Flight, March 11, 1911
A COAL CITY BIPLANE.
AN interesting set of photographs reaches us from Coal City, Illinois, showing the good aviation work in progress in that district. Mr. William E. Sommerville, who is Mayor of the town and is the builder and pilot of his own machine, sends us at the same time the following interesting description and details:-
"The total area is 510 sq. ft. Total weight, 1,020 lbs. The upper main plane is 45 ft. by 5 ft. The lower 35 ft. by 5 ft. The tail, 8 ft. by 5 ft., is placed 18 ft. back of the trailing edge. The elevator, 3 ft. by 10 ft., is 10 ft. ahead of the leading edge. The engine has 4 cyls., 4-cycle, 5 ins. by 5 ins., developing 40-h.p. at 1,000 revs, per min., propeller 7 ft. by 6 ft. pitch, flying angle 50. It will be seen from the photos that the top main plane has upturned ends, also a fin placed on top. I have found that the upturned ends and the central fin are sufficient to maintain lateral stability. In calm weather I had no use for the Venetian blind arrangement situated near the extremities of the top plane, but with a breeze the machine rocked a little, so I opened the blind on the high side, and the machine immediately regained an even keel. I am positive, as soon as I get accustomed to being in the air, the blinds will not be required, as the upturned ends and the central fin will maintain lateral stability automatically. During September a few short flights were made, and on October 1st a flight of two miles was made, and the machine flew as if on rails. The flight terminated when the engine went all to pieces. The great difficulty in this country experimenters meet with is in the securing of a reliable engine. I am building an engine myself, and expect to be flying next month. I have also built a monoplane, with upturned ends and central fin, and expect to test it soon. My biplane was built in 1909, but owing to the difficulty of getting an engine same was not tested until late this summer.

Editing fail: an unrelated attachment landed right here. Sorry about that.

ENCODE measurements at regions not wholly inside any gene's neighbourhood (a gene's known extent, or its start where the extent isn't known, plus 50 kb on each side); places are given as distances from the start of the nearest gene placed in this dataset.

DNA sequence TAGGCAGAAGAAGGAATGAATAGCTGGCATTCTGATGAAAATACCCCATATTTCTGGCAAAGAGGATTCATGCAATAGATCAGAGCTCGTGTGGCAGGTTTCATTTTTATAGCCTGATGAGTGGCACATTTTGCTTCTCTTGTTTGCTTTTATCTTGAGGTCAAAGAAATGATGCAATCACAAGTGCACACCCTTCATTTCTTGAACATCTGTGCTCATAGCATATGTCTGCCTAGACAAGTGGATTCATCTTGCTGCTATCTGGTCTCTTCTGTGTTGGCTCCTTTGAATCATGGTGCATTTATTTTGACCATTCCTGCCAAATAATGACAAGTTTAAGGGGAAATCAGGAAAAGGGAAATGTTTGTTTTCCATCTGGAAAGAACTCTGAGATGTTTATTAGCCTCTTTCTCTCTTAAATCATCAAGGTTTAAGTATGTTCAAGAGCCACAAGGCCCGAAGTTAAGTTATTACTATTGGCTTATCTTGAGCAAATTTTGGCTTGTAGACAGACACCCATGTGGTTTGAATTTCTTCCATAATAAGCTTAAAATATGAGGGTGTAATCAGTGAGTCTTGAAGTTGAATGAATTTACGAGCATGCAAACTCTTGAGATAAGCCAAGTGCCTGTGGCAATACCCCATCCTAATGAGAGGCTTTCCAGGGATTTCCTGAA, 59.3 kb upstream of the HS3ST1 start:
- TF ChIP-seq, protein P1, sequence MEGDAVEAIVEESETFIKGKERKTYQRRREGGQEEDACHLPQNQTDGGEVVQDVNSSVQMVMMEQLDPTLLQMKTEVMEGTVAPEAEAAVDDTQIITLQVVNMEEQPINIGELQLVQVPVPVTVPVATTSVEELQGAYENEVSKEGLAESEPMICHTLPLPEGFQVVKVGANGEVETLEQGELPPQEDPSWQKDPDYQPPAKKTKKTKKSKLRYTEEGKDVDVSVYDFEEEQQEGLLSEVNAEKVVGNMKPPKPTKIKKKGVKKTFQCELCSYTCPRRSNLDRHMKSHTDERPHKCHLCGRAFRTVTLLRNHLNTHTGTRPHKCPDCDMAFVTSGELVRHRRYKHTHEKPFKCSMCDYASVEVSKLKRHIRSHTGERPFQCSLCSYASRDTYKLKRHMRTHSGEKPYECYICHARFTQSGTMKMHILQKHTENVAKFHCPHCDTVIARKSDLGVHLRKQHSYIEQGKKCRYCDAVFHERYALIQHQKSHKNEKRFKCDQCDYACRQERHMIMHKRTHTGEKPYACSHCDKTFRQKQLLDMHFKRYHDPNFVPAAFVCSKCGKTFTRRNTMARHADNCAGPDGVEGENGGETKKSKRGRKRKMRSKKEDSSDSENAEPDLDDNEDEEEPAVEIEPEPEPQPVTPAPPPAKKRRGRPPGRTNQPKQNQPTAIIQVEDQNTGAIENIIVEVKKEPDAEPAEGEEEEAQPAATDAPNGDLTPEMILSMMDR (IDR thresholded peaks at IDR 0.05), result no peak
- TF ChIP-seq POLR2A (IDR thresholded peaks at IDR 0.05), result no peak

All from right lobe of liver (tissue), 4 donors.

"I am sure that a flying machine can be designed that will be automatically stable, and a few improvements on the design shown will accomplish it."
Flight, January 31, 1914.
SOME EXPERIMENTS WITH DIFFERENT SYSTEMS OF LATERAL CONTROL.
Mr. W. E. SOMERVILLE, of Coal City, Illinois, U.S.A., sends us the following interesting account of some experiments with different systems of lateral control, which he has carried out during the years 1910, 1911, 1912 and 1913, in order to determine the best form of ailerons:-
"Machines Nos. 1, 2 and 3, as shown in the accompanying photographs, all had shutters, which were not interconnected, and which were operated by opening the shutters on the higher wing, thereby partly reducing the area and consequently the lift, whilst the added resistance caused a drag, which retarded the speed of the higher wing tip.
"System No. 1 was found to be inefficient when the machine was near the ground, and so was discarded in favour of No. 2. This was quite good, and the machine would right itself almost immediately, while this form of ailerons also proved to be quite good as a rudder, in fact while the experiments were being carried out the rudder was very seldom used. However, as the shutters were kept closed by means of a heavy spring the action of opening them against the pull of the spring entailed some rather hard work, so this system was discarded.